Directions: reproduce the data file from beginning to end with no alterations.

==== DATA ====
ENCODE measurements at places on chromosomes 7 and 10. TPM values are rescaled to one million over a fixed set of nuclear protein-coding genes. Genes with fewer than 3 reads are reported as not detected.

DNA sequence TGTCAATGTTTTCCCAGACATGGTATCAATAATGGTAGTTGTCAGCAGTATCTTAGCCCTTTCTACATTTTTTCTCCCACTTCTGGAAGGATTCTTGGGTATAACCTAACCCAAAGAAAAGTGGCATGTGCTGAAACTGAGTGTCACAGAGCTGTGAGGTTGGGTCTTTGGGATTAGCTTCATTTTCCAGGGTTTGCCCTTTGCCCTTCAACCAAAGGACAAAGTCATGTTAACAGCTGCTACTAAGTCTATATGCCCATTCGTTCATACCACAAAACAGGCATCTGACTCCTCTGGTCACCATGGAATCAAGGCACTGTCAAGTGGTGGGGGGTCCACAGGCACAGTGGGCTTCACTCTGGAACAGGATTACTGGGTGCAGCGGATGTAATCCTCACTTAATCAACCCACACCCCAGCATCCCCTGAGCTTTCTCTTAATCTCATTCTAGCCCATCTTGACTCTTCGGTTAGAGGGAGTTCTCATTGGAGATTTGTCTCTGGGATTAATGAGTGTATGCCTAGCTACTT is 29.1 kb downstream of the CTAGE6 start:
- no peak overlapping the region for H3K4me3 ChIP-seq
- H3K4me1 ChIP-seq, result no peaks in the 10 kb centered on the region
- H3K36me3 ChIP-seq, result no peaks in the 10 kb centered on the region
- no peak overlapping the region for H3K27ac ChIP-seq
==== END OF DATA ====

ENCODE measurements at places on chromosomes 7 and 10. TPM values are rescaled to one million over a fixed set of nuclear protein-coding genes. Genes with fewer than 3 reads are reported as not detected.

DNA sequence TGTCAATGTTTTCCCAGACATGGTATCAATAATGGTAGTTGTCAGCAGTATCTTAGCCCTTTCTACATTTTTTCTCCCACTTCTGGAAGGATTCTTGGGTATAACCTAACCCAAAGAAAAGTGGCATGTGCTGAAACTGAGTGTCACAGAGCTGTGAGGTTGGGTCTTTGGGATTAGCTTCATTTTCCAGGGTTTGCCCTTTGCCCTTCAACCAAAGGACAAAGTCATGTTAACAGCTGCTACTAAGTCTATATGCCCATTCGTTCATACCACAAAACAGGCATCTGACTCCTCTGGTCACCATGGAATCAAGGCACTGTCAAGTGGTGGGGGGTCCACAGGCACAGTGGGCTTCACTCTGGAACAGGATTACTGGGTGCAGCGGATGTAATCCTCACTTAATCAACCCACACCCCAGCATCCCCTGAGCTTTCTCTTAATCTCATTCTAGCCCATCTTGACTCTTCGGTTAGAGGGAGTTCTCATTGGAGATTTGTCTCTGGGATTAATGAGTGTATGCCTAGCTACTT is 29.1 kb downstream of the CTAGE6 start:
- no peak overlapping the region for H3K4me3 ChIP-seq
- H3K4me1 ChIP-seq, result no peaks in the 10 kb centered on the region
- H3K36me3 ChIP-seq, result no peaks in the 10 kb centered on the region
- no peak overlapping the region for H3K27ac ChIP-seq